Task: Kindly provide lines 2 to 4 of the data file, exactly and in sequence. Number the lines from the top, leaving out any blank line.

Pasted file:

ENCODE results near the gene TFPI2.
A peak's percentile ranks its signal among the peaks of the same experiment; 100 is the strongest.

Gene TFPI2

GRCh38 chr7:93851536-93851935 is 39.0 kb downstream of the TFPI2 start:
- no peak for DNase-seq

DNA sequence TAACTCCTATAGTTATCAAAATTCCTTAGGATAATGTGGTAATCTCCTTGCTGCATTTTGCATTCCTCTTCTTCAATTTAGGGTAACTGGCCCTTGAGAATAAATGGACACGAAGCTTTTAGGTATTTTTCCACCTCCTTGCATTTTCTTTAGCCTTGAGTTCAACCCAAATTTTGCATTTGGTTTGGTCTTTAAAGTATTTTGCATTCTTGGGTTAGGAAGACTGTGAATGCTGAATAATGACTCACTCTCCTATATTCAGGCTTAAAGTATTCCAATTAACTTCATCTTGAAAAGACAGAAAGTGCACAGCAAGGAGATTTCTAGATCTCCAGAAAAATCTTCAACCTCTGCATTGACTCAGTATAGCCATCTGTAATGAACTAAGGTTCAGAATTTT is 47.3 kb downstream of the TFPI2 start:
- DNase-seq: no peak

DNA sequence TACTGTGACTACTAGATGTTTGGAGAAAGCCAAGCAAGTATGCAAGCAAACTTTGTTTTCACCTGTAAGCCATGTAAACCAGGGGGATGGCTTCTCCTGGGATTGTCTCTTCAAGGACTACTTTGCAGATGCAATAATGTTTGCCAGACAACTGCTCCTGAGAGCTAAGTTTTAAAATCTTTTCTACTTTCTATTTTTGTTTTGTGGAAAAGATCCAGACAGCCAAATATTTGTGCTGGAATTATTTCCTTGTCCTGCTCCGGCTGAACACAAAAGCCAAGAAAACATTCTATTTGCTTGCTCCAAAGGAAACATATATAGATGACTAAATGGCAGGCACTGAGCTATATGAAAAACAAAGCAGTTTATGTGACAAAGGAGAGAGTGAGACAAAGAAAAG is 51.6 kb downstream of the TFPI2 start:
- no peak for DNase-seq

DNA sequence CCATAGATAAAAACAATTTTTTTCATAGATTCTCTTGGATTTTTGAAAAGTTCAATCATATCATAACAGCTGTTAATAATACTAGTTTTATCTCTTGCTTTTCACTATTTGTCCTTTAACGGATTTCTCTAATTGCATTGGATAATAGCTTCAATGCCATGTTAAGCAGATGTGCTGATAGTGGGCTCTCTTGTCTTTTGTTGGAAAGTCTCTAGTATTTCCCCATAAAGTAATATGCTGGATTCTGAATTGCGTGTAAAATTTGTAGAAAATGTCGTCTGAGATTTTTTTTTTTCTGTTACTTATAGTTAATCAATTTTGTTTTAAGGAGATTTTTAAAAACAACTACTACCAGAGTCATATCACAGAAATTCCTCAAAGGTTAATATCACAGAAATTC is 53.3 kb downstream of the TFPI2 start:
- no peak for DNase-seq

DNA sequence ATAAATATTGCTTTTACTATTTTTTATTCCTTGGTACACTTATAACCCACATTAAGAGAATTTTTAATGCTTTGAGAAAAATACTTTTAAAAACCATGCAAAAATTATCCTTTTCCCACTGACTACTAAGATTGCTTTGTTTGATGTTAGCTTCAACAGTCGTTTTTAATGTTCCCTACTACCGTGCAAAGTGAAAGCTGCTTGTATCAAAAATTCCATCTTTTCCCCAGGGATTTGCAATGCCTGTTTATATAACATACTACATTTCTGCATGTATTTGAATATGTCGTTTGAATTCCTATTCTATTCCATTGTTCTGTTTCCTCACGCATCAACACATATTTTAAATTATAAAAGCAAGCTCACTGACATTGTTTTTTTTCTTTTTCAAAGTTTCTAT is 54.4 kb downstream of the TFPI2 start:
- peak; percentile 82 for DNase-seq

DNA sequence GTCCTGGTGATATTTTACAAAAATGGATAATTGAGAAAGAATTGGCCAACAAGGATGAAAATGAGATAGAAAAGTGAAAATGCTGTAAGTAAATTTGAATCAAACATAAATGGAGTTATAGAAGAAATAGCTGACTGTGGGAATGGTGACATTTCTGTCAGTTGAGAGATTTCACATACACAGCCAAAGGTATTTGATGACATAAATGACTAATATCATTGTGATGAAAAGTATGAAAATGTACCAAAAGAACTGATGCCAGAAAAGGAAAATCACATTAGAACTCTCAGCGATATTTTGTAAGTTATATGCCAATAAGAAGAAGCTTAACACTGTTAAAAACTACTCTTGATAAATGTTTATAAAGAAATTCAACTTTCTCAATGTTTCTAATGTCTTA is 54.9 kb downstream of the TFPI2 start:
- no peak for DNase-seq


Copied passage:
A peak's percentile ranks its signal among the peaks of the same experiment; 100 is the strongest.

Gene TFPI2

GRCh38 chr7:93851536-93851935 is 39.0 kb downstream of the TFPI2 start: